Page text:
State of the Union: We’ll See

Well, I was back chasing the belt on the treadmill this morning. And no choice really. It’s quite frosty here in NE Ohio this morning. Wonder if Prez O will find it equally chilly tonight when he gives the State of the Union address? C’mon. Give me a break. It’s early — and I had to make the transition somehow.

Anyway, the president’s State of the Union address is great theater: triumphal entries, spirited glad-handing, hugs and kisses, standing Os and loud cheers (or not). And the TV Talking Heads are opining that the stakes for Obama couldn’t be higher. (Aren’t they always?)  That this is the opportunity for him to regain the — “Yes We Can” — spirit and momentum that carried him and many Democrats into office.

Good luck with that.

The State of the Union address really doesn’t provide that type of forum — or venue. The speech typically offers a shopping list of policy and other items that the administration would like to accomplish — and a plea for a bipartisan coming together to make something (anything?) happen. Thank God there is no PowerPoint involved. Oops. I digress.

Anyway, good speeches and presentations are memorable because they highlight a few key items well — and inspire the audience to take some action.  So when it is all said and done, here are the three themes that I would like to see emerge from tonight’s talk.

  • How are we going to strengthen the economy and get millions of Americans back to work?
  • How can we reach a consensus on health care — not just to provide some necessary protection and level of medical care to everyone who needs it but also to control the costs that threaten us as individuals and our economy long term?
  • How do we strengthen education in this country in a way that enables people of all ages to succeed today — and in the years ahead?

Big issues — without easy answers and made all the more difficult because of concerns about deficit spending and the political realities of the upcoming mid-term elections.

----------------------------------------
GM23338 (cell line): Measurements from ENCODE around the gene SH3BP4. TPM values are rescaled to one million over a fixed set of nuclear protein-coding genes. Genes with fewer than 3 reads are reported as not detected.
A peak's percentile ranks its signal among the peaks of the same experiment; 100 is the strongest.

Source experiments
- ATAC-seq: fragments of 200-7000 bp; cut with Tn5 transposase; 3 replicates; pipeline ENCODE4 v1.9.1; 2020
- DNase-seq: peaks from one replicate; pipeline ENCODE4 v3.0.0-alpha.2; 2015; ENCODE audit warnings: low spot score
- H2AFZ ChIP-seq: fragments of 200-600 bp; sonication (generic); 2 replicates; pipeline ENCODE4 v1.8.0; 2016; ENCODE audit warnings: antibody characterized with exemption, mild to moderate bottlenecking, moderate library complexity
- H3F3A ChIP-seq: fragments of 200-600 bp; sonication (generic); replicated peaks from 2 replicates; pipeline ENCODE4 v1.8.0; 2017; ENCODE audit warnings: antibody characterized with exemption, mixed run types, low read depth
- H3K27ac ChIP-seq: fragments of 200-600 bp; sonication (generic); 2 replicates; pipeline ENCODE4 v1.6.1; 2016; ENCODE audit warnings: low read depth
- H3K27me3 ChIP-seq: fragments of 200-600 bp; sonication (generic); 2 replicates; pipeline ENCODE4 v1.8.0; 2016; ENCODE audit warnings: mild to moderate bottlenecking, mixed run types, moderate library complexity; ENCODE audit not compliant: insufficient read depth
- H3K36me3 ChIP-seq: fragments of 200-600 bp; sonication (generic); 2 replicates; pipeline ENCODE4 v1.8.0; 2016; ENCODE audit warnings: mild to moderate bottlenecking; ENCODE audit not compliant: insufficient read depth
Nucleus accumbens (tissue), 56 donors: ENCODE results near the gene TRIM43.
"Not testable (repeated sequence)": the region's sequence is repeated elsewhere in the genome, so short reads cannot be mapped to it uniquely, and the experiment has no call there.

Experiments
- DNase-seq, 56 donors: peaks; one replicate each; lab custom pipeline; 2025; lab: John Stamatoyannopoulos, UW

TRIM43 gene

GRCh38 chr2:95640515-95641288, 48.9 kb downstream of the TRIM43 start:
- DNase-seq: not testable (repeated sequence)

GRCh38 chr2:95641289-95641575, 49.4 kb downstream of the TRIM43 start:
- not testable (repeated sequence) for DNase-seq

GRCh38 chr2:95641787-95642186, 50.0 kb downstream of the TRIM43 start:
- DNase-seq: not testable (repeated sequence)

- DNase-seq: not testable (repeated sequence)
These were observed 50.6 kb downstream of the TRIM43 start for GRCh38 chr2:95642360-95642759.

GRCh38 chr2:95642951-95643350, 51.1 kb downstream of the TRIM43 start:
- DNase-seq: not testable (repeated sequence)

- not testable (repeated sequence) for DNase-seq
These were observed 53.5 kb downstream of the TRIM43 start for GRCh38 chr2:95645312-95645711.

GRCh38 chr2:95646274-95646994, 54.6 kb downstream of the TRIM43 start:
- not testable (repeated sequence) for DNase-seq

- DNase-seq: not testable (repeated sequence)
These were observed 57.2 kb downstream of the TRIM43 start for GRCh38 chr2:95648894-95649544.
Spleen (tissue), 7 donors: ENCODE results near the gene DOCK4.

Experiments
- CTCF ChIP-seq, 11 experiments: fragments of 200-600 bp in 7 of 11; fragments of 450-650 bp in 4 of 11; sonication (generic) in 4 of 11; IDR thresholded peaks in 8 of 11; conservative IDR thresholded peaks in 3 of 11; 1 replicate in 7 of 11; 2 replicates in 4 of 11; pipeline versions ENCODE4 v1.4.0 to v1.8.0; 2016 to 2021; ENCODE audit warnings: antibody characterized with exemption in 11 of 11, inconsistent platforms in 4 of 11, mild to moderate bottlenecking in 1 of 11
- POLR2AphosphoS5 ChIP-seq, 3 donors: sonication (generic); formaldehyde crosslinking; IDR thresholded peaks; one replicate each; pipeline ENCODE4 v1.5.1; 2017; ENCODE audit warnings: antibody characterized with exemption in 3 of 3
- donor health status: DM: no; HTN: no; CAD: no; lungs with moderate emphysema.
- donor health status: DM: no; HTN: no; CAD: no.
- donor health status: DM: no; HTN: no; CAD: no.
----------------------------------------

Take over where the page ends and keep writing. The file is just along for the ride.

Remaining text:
Can Prez O use the State of the Union to get the country — and members of Congress — focused on the big issues in a way that will get us to some resolution?

We’ll see.

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10 responses to “State of the Union: We’ll See

  1. Good post Rob I thing you nailed the top 3 issues. Honestly no more money for education! Americans are “dumb’ enough as it is! No more money for education until we get some results. I hope you check out my site I wrote a parody of tonight’s state of the union. It might make you laugh especially the health care part. Have a great day!

  2. I like this post. It avoids the snark factor, and focuses on serious matters. I would say, though, with the Supreme Court in front of him to hear and to be held accountable, that I would love to see the president add a fourth item to the agenda: an unambiguous and simply worded description of how the latest decision of the Supreme Court’s conservative majority will effectively turn an election process already awash in special-interest money into a strictly retail transaction.

    If and when you get tired of serious concerns, you might take a look at http://Drinks before Dinner.com, the blog my wife and I have started. It’s strictly for laughs–but, then again, it isn’t.
    Barry Knister

  3. Thanks for both of the comments. These are serious matters and concerns. But hey. Keeping things in perspective and having a sense of humor doesn’t hurt any either.